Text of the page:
UNIT 3 Section 6.3 Graphing Reaction Rate in Terms of Concentration TO PREVIOUS SLIDEPREVIOUS To study the effects of concentration on reaction rate: different starting concentrations of reactant are used initial rates are calculated using the slopes of the tangent lines from concentration vs time curves initial rates are plotted against starting concentration Chapter 6: Rates of Reaction Initial rates are determined (A) and these are plotted against concentration (B).
UNIT 3 Section 6.3 First-order Reactions TO PREVIOUS SLIDEPREVIOUS The initial rate vs starting concentration graph on the previous slide is a straight line. Chapter 6: Rates of Reaction the equation of the line can be expressed as: rate = k[A] This represents a first-order reaction For reactions with more than one reactant (e.g. A and B): if experiments for each reactant produce straight lines, the rate is “first order with respect to reactant A and first order with respect to reactant B.”
UNIT 3 Section 6.3 Second-order Reactions TO PREVIOUS SLIDEPREVIOUS For chlorine dioxide in this reaction: the initial rate vs concentration curve is parabolic the reaction is proportional to the square of [ClO 2 ] it is a second order reaction with respect to this reactant Chapter 6: Rates of Reaction rate = k[A] 2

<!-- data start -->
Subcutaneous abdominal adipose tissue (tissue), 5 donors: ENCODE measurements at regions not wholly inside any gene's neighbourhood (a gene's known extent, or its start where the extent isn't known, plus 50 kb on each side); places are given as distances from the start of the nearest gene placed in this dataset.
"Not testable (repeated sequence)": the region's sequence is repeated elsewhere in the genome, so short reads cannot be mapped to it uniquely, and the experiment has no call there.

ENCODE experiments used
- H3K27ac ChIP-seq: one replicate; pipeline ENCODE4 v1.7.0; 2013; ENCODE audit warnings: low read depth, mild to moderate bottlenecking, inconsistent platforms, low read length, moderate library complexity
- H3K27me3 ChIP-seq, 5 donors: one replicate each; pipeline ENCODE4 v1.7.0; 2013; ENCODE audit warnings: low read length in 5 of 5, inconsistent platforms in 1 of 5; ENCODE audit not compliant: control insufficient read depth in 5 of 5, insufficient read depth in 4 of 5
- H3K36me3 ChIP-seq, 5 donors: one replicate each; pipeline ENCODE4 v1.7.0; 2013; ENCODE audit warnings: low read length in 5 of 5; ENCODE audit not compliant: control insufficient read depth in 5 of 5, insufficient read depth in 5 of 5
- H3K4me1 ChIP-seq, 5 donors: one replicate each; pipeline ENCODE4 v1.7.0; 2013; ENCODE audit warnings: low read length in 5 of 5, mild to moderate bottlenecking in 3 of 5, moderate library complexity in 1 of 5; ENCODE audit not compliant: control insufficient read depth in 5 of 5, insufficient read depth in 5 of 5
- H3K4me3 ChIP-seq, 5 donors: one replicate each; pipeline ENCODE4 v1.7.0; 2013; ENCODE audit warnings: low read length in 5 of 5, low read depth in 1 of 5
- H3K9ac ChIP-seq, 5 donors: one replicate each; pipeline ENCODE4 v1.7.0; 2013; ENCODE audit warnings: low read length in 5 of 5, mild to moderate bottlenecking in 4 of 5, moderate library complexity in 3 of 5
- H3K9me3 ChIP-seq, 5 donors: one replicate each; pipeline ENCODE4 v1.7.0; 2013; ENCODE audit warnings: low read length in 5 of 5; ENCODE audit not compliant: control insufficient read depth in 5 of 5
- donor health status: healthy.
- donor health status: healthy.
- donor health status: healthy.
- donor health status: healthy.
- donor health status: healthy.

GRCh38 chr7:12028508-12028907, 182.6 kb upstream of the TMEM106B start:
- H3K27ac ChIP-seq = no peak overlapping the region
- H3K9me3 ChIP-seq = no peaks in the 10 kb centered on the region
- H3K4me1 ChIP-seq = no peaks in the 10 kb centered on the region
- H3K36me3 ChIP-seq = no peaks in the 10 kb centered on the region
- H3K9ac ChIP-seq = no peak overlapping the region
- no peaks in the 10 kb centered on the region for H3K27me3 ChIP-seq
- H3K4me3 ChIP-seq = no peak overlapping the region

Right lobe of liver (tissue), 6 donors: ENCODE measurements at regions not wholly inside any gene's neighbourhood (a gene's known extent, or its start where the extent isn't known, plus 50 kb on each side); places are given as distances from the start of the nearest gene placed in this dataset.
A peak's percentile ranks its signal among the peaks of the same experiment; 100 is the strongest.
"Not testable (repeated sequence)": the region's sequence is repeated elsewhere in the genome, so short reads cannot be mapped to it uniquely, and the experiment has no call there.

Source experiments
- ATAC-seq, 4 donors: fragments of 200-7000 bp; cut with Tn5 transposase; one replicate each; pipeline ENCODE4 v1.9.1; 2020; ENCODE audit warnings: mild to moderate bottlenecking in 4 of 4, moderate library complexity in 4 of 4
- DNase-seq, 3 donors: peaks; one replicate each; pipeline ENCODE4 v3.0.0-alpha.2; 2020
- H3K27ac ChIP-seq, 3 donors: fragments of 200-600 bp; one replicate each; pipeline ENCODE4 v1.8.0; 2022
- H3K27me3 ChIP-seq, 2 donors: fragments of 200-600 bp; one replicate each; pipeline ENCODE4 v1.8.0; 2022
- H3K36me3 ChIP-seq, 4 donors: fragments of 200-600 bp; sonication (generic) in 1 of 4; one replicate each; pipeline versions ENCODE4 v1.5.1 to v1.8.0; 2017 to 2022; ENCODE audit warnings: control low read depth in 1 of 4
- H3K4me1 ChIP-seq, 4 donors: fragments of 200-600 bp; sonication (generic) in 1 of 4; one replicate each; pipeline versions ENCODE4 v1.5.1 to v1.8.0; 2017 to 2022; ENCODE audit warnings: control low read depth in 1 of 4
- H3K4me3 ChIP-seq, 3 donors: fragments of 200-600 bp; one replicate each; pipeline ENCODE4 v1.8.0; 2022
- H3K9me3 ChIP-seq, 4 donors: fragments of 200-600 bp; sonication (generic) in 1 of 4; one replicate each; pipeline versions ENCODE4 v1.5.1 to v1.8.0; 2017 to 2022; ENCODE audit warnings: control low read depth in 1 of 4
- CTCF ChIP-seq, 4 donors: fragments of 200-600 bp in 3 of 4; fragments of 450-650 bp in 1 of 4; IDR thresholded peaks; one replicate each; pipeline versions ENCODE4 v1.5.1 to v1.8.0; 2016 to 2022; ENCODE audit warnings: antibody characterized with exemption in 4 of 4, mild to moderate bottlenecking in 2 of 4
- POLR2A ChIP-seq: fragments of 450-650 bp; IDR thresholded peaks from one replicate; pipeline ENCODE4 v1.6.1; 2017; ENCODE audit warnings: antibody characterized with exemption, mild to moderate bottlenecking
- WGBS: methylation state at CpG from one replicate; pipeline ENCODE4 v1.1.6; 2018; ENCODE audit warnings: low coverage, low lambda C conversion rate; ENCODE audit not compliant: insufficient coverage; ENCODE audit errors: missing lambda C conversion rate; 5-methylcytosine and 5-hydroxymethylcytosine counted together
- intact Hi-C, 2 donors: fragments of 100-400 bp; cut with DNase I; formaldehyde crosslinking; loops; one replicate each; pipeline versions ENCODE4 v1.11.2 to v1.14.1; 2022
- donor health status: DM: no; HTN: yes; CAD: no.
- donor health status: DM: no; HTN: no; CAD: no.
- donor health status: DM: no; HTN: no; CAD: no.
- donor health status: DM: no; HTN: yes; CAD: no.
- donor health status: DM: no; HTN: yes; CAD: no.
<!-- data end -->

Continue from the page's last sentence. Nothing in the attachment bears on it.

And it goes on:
UNIT 3 Section 6.3 The Rate Law TO PREVIOUS SLIDEPREVIOUS The rate law shows the relationship between reaction rates and concentration of reactants for the overall reaction. Chapter 6: Rates of Reaction rate = k[A] m [B] n m: order of the reaction for reactant A n: order of the reaction for reactant B k: rate constant m + n: order of the overall reaction
UNIT 3 Section 6.3 Reaction Mechanisms TO PREVIOUS SLIDEPREVIOUS A reaction mechanism is the series of elementary steps that occur as reactants are converted to products. Chapter 6: Rates of Reaction For example, oxygen and nitrogen are not formed directly from the decomposition of nitrogen dioxide: It occurs in two elementary steps:
UNIT 3 Section 6.3 The Rate-determining Step TO PREVIOUS SLIDEPREVIOUS This reaction occurs in three elementary steps: Chapter 6: Rates of Reaction Step 2 is the rate-determining step: it is the slowest elementary step the overall rate of the reaction is dependent on this step the E a for this step is higher than E a for each of the other steps
UNIT 3 Section 6.3 A Proposed Reaction Mechanism TO PREVIOUS SLIDEPREVIOUS Experiments show that this reaction is zero order with respect to OH – (i.e. its rate does not depend on [OH – ]) This can be explained by a two-step mechanism Step 2 is very fast and depends on completion of Step 1, not on the concentration of OH –. Chapter 6: Rates of Reaction
Section 6.3 Review UNIT 3 Section 6.3 TO PREVIOUS SLIDEPREVIOUS Chapter 6: Rates of Reaction